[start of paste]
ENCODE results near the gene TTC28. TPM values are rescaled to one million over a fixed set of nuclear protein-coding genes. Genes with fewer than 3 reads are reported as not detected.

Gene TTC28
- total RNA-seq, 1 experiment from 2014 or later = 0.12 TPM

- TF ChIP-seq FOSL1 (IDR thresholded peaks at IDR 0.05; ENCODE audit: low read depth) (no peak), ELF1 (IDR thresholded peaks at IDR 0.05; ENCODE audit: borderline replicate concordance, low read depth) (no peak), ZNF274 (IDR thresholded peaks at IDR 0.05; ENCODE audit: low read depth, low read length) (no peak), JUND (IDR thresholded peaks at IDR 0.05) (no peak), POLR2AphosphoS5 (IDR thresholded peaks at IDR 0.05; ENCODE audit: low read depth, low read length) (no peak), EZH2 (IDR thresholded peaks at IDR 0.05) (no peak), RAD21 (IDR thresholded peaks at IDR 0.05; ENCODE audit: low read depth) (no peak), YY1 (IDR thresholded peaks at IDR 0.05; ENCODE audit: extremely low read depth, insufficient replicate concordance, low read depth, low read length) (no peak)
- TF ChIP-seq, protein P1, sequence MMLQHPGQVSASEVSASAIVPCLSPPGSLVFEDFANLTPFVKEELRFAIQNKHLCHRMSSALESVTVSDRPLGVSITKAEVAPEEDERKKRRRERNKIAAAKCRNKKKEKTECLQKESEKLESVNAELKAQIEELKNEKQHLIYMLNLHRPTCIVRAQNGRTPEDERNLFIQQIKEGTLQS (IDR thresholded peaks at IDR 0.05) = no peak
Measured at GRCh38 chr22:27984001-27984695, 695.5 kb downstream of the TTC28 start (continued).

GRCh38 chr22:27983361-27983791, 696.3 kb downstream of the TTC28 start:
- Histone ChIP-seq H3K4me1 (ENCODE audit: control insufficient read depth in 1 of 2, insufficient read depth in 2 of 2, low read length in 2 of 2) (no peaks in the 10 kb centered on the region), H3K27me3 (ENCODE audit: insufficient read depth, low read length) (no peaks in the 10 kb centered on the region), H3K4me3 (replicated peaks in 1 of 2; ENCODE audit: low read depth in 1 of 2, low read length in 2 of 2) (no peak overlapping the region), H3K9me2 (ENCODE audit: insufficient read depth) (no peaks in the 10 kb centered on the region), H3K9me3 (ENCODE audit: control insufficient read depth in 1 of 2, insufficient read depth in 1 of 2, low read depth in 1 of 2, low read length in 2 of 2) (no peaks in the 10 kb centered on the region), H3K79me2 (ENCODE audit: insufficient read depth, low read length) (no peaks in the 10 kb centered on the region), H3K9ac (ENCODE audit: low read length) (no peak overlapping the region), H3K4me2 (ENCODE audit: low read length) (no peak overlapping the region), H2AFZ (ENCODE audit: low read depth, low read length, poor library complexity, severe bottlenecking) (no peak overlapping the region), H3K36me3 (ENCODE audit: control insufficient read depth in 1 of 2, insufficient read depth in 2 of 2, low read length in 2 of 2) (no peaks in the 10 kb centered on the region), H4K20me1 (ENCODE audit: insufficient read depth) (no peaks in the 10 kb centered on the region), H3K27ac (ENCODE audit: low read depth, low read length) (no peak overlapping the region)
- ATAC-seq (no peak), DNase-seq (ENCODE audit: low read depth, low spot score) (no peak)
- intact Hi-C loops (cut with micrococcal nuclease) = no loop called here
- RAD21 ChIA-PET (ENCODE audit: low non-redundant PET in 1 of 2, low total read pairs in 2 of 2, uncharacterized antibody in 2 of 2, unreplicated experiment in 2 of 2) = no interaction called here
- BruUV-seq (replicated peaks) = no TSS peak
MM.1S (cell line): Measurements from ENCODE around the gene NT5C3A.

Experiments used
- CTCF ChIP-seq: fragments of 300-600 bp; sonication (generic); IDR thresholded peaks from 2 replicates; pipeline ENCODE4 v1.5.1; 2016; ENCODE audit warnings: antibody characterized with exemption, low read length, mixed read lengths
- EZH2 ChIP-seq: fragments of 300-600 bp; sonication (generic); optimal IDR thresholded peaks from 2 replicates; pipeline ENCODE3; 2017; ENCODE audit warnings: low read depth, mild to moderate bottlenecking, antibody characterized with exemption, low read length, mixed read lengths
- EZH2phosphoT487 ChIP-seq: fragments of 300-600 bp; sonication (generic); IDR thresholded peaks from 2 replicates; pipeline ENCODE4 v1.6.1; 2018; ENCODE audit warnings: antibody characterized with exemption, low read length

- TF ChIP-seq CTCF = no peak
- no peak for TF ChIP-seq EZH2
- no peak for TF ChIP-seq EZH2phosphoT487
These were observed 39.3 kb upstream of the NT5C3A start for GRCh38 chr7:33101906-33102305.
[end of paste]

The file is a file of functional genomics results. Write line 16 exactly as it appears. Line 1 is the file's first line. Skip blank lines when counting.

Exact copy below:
- EZH2 ChIP-seq: fragments of 300-600 bp; sonication (generic); optimal IDR thresholded peaks from 2 replicates; pipeline ENCODE3; 2017; ENCODE audit warnings: low read depth, mild to moderate bottlenecking, antibody characterized with exemption, low read length, mixed read lengths